Your baby can be pretty demanding, requiring constant attention and needing you for everything–including a little spa time. Your baby may still be small, but even from an early age, his skin needs your care. Taking care of his soft skin will keep him healthy and comfortable.
What You Do
Skin care should be a regular part of your routine. Each time you need to change your baby’s diaper, numerous times per day, you will have an opportunity care for her skin. Carefully remove all urine, feces and any other particles on her bottom. Keep her skin dry to avoid rashes. Watch her as she eats and remove any dribble that falls down her chin, cheeks and ears. Don’t let milk linger and cause a rash. Bath time is a great time to care for her skin, giving you an opportunity to keep her skin healthy and check for any problems.
What You Need
Keep baby powder and cream with you when you change a diaper. You need a clean tub, bath, sink or bucket designed for bathing infants. A baby soap or shampoo is all you need to wash away dirt and grime. Keep a washcloth on hand to sponge down your baby, especially useful before your baby loses his umbilical cord. A soft towel with a little hood will keep your baby warm during a bath, especially if it takes you a while in the beginning, and will dry him after, so keep a few ready for each bath. A partner, friend or family member may be your most important tool, since babies can be slippery and can’t be left alone.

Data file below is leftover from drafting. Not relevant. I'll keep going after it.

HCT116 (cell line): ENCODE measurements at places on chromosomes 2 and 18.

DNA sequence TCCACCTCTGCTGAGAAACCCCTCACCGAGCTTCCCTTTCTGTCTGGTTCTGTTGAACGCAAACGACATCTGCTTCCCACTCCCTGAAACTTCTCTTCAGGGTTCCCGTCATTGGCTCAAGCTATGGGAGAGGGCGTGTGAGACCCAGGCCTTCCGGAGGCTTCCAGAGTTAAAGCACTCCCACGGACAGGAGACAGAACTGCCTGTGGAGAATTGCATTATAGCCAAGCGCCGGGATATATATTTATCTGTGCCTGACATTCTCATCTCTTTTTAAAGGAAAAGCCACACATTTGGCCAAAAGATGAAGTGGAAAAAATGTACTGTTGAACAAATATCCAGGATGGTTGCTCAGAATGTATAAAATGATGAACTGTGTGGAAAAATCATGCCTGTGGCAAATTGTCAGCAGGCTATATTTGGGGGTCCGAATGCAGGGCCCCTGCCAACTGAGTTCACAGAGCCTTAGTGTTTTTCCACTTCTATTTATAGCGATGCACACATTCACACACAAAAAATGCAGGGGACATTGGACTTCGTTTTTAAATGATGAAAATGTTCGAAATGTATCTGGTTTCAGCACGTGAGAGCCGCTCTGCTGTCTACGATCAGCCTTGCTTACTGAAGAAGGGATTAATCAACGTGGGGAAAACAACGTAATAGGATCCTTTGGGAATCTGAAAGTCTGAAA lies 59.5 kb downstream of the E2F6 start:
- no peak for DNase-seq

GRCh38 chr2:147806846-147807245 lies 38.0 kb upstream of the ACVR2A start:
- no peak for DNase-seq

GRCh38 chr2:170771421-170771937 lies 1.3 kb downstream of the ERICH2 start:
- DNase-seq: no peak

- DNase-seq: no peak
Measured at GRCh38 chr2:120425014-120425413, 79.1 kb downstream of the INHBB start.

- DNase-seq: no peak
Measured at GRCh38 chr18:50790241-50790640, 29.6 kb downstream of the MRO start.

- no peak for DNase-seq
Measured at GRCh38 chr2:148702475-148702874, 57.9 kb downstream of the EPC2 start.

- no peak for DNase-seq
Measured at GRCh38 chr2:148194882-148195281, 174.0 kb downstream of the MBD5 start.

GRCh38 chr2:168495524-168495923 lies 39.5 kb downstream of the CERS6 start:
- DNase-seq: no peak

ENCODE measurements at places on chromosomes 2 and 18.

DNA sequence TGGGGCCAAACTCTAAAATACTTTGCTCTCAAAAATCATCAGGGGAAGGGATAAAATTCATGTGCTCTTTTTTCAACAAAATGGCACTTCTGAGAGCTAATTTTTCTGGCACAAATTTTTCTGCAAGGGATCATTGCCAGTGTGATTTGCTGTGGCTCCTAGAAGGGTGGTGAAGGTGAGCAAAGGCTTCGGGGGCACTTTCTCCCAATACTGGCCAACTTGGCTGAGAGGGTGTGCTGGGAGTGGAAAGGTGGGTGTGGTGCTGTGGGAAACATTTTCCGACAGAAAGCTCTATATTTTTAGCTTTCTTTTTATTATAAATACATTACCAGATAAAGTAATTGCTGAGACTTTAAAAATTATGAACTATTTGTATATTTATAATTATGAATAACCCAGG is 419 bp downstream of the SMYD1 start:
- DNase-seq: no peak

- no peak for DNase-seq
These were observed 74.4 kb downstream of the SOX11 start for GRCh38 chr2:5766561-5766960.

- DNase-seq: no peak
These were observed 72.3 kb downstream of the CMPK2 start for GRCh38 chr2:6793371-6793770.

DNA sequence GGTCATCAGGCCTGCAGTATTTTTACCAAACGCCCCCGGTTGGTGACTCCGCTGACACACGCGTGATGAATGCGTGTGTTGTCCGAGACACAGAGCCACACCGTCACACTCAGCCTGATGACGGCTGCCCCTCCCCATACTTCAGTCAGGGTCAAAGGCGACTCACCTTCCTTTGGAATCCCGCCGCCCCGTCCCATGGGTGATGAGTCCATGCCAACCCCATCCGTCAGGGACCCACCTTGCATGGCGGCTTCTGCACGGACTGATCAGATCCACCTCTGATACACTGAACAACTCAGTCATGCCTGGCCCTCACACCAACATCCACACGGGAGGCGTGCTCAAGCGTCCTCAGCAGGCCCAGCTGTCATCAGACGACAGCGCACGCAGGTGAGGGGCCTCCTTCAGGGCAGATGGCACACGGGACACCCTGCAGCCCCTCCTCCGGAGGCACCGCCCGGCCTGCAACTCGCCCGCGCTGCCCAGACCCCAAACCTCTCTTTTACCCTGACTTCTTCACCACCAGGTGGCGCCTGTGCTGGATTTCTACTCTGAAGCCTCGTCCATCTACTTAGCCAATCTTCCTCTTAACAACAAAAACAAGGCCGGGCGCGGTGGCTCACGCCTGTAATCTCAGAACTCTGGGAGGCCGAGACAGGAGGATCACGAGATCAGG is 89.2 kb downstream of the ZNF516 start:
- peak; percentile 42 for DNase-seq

Change your baby’s diaper after each fecal movement or urination. Don’t allow her to sit in her dirty diaper for too long, since this can cause rashes and infections. Wipe her thoroughly with each change. Wash her in a sponge or baby bath every two to three days. Cover your baby’s skin every time you go out in the sun.
A baby’s skin can be rather sensitive. In his first few weeks of life, you may see various changes such as birth marks, dandruff and baby acne. All these changes are normal. His skin may flake a bit or be a little hairy. Talk with your doctor about any questions or concerns you have, but relax knowing that your baby’s skin is just getting used to his new environment.
Bath time can be a bonding experience for you and your baby. She may hate it the first few times, but keep trying and keep her warm. She may even come to love it. Enjoy bath time as a quiet opportunity to talk and laugh. You can’t leave the room anyway, so you should embrace this time as a chance to bond.
- baby in bath image by Pavel Losevsky from Fotolia.com